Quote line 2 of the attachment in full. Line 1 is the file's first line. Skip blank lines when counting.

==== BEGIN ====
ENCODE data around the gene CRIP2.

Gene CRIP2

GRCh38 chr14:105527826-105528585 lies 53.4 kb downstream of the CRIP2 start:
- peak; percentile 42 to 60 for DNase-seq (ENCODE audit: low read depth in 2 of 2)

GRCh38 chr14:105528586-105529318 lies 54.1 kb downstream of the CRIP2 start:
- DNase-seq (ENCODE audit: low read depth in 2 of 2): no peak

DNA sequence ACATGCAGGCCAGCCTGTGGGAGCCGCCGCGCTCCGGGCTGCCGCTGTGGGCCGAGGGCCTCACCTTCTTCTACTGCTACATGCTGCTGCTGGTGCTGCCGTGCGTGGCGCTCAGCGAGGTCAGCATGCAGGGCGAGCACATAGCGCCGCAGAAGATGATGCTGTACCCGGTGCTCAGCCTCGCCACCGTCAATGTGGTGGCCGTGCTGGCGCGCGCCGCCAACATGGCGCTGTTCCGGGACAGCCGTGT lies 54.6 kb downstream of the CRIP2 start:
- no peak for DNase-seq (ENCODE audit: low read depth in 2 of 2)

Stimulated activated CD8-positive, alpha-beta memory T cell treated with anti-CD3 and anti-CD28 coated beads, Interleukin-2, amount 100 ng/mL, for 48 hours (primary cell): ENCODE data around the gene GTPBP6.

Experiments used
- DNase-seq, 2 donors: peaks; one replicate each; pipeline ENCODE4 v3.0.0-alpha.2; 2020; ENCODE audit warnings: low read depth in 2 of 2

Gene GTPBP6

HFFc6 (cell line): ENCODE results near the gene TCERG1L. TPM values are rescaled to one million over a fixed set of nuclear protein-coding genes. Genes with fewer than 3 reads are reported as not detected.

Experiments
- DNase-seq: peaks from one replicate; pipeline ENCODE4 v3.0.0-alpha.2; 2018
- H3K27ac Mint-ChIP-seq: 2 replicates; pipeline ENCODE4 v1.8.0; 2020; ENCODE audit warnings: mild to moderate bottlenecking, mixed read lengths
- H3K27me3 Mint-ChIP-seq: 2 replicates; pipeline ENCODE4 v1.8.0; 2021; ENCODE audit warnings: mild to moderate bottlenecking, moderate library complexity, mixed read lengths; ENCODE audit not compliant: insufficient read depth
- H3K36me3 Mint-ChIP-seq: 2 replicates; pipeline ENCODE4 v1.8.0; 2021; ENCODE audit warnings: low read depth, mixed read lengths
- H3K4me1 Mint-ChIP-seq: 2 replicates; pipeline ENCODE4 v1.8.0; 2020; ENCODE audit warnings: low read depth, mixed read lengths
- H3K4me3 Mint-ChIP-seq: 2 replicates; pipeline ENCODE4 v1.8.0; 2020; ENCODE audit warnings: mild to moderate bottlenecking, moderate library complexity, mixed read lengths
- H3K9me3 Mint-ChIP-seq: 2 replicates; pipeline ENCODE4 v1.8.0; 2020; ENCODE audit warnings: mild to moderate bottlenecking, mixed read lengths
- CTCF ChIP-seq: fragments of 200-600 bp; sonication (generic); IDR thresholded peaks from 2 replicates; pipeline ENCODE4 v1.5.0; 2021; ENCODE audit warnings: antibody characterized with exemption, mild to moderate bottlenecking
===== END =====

Gene CRIP2